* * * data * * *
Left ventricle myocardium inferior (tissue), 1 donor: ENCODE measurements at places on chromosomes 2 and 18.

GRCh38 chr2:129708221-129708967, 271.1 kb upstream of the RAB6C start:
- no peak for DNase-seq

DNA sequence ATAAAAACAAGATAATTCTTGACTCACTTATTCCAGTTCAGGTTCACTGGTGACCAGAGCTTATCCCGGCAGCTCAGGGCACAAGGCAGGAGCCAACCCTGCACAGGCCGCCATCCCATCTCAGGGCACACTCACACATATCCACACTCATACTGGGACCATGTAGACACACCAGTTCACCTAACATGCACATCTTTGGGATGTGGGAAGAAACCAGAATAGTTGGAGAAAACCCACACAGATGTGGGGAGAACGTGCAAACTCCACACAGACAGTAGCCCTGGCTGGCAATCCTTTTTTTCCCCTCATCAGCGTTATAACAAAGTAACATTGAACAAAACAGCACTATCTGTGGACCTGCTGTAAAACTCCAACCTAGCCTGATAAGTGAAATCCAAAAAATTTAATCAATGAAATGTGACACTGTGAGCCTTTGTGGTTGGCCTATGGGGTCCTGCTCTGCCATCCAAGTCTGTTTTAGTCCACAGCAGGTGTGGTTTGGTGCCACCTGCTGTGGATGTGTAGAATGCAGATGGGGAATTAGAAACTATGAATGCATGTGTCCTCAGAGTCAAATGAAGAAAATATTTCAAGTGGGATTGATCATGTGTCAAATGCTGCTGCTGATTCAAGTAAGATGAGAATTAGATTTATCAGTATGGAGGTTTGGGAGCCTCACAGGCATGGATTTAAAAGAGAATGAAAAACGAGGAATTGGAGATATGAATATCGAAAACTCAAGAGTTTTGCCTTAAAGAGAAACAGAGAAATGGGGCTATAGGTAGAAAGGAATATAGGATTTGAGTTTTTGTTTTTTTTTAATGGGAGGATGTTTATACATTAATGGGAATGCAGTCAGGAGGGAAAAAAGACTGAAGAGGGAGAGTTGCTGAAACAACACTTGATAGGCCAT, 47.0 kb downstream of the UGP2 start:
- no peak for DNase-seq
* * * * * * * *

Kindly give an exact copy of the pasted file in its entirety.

Left ventricle myocardium inferior (tissue), 1 donor: ENCODE measurements at places on chromosomes 2 and 18.

GRCh38 chr2:129708221-129708967, 271.1 kb upstream of the RAB6C start:
- no peak for DNase-seq

DNA sequence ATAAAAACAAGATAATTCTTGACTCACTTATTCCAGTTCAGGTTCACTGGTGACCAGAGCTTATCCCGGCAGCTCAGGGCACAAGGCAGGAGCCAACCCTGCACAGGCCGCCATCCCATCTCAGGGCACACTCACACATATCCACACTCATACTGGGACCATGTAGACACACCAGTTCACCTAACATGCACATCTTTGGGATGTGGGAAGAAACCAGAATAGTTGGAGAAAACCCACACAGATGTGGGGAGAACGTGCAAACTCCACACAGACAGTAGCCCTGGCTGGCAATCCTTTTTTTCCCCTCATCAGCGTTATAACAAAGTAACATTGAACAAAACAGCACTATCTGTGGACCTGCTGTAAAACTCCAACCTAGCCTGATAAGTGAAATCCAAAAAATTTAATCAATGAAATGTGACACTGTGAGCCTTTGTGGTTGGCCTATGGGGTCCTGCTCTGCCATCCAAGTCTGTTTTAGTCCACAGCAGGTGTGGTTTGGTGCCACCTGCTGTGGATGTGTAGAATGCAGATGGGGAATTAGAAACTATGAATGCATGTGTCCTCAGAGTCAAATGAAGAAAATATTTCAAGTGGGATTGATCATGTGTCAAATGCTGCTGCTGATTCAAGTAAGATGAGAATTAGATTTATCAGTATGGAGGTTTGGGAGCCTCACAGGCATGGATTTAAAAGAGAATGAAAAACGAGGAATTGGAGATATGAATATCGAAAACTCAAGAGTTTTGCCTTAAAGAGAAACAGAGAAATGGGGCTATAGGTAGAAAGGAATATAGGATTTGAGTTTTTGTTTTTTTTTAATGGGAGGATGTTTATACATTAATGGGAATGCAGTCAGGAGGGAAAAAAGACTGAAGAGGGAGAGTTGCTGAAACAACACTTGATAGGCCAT, 47.0 kb downstream of the UGP2 start:
- no peak for DNase-seq